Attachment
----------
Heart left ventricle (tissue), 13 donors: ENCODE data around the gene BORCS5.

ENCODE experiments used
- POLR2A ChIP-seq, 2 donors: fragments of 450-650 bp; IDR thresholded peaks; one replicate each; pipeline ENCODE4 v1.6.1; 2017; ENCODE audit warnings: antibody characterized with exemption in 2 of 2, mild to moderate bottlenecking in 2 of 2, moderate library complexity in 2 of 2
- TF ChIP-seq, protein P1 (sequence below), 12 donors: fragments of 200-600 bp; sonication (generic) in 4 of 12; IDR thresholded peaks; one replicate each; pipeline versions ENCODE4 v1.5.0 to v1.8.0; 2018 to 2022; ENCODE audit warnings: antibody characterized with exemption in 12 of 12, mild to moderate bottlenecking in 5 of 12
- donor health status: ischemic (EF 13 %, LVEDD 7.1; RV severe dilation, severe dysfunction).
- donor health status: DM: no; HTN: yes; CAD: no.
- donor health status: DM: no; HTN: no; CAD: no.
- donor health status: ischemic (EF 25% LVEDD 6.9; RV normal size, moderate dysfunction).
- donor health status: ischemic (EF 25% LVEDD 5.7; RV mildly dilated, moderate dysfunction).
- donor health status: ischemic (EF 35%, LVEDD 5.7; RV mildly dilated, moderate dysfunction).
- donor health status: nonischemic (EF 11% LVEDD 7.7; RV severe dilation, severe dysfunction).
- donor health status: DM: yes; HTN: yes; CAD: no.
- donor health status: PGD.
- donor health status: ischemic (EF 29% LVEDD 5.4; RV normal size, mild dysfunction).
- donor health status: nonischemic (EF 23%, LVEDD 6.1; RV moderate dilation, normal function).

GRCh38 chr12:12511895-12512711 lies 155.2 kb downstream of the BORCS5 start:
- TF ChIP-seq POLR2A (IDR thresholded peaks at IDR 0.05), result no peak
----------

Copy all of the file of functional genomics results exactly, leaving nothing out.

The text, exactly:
Heart left ventricle (tissue), 13 donors: ENCODE data around the gene BORCS5.

ENCODE experiments used
- POLR2A ChIP-seq, 2 donors: fragments of 450-650 bp; IDR thresholded peaks; one replicate each; pipeline ENCODE4 v1.6.1; 2017; ENCODE audit warnings: antibody characterized with exemption in 2 of 2, mild to moderate bottlenecking in 2 of 2, moderate library complexity in 2 of 2
- TF ChIP-seq, protein P1 (sequence below), 12 donors: fragments of 200-600 bp; sonication (generic) in 4 of 12; IDR thresholded peaks; one replicate each; pipeline versions ENCODE4 v1.5.0 to v1.8.0; 2018 to 2022; ENCODE audit warnings: antibody characterized with exemption in 12 of 12, mild to moderate bottlenecking in 5 of 12
- donor health status: ischemic (EF 13 %, LVEDD 7.1; RV severe dilation, severe dysfunction).
- donor health status: DM: no; HTN: yes; CAD: no.
- donor health status: DM: no; HTN: no; CAD: no.
- donor health status: ischemic (EF 25% LVEDD 6.9; RV normal size, moderate dysfunction).
- donor health status: ischemic (EF 25% LVEDD 5.7; RV mildly dilated, moderate dysfunction).
- donor health status: ischemic (EF 35%, LVEDD 5.7; RV mildly dilated, moderate dysfunction).
- donor health status: nonischemic (EF 11% LVEDD 7.7; RV severe dilation, severe dysfunction).
- donor health status: DM: yes; HTN: yes; CAD: no.
- donor health status: PGD.
- donor health status: ischemic (EF 29% LVEDD 5.4; RV normal size, mild dysfunction).
- donor health status: nonischemic (EF 23%, LVEDD 6.1; RV moderate dilation, normal function).

GRCh38 chr12:12511895-12512711 lies 155.2 kb downstream of the BORCS5 start:
- TF ChIP-seq POLR2A (IDR thresholded peaks at IDR 0.05), result no peak